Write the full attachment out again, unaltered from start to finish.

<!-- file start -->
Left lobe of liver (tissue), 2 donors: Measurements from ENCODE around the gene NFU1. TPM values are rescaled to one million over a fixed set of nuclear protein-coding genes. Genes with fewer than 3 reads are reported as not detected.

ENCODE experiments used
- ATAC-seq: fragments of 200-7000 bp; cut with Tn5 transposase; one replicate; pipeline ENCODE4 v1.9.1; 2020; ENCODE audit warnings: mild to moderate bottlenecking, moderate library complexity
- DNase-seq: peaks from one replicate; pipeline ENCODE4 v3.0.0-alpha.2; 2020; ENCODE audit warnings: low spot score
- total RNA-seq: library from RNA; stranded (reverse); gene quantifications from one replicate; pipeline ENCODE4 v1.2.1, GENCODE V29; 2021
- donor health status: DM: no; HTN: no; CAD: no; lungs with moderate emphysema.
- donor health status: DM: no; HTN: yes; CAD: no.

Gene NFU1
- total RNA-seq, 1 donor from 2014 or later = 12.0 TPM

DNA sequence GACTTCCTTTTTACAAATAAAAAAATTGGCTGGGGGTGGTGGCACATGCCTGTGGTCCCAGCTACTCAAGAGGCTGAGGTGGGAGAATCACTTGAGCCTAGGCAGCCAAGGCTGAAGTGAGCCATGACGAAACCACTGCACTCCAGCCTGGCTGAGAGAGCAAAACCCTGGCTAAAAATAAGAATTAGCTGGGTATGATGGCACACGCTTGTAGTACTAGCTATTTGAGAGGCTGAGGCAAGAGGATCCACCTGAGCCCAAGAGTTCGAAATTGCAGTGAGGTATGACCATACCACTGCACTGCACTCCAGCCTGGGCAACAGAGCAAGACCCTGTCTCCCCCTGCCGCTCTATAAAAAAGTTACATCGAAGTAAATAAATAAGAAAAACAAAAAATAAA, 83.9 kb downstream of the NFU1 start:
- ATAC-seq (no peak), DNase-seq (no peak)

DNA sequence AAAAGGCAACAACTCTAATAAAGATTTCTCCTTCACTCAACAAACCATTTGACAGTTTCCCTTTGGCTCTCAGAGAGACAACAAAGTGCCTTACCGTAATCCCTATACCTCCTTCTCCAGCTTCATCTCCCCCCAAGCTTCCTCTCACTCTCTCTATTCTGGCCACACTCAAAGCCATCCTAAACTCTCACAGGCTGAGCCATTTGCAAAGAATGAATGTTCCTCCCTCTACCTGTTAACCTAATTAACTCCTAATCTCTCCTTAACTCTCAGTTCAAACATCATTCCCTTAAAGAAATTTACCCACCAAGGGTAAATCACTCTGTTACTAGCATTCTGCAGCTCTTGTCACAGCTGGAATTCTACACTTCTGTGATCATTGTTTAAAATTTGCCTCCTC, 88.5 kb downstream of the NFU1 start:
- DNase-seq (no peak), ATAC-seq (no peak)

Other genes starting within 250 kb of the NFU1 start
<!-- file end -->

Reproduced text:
Left lobe of liver (tissue), 2 donors: Measurements from ENCODE around the gene NFU1. TPM values are rescaled to one million over a fixed set of nuclear protein-coding genes. Genes with fewer than 3 reads are reported as not detected.

ENCODE experiments used
- ATAC-seq: fragments of 200-7000 bp; cut with Tn5 transposase; one replicate; pipeline ENCODE4 v1.9.1; 2020; ENCODE audit warnings: mild to moderate bottlenecking, moderate library complexity
- DNase-seq: peaks from one replicate; pipeline ENCODE4 v3.0.0-alpha.2; 2020; ENCODE audit warnings: low spot score
- total RNA-seq: library from RNA; stranded (reverse); gene quantifications from one replicate; pipeline ENCODE4 v1.2.1, GENCODE V29; 2021
- donor health status: DM: no; HTN: no; CAD: no; lungs with moderate emphysema.
- donor health status: DM: no; HTN: yes; CAD: no.

Gene NFU1
- total RNA-seq, 1 donor from 2014 or later = 12.0 TPM

DNA sequence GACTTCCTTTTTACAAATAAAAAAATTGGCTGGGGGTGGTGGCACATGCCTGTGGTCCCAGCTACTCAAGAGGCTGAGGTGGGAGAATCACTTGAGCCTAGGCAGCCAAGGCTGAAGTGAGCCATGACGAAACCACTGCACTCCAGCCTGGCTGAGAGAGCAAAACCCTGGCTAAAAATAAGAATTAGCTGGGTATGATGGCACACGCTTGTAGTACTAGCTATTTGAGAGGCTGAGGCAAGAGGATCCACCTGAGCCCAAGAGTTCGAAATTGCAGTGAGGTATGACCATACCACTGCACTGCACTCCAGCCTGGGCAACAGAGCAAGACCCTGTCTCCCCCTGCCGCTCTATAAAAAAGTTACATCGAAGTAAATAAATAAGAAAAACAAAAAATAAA, 83.9 kb downstream of the NFU1 start:
- ATAC-seq (no peak), DNase-seq (no peak)

DNA sequence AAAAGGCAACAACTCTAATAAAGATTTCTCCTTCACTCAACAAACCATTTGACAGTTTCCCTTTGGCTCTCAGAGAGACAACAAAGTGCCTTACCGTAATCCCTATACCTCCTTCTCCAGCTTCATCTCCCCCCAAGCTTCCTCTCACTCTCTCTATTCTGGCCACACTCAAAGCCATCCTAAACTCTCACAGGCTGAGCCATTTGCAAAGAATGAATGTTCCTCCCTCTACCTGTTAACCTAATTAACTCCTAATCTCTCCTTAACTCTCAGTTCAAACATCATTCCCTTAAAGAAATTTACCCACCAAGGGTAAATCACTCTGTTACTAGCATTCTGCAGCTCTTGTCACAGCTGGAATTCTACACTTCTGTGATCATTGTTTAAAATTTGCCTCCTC, 88.5 kb downstream of the NFU1 start:
- DNase-seq (no peak), ATAC-seq (no peak)

Other genes starting within 250 kb of the NFU1 start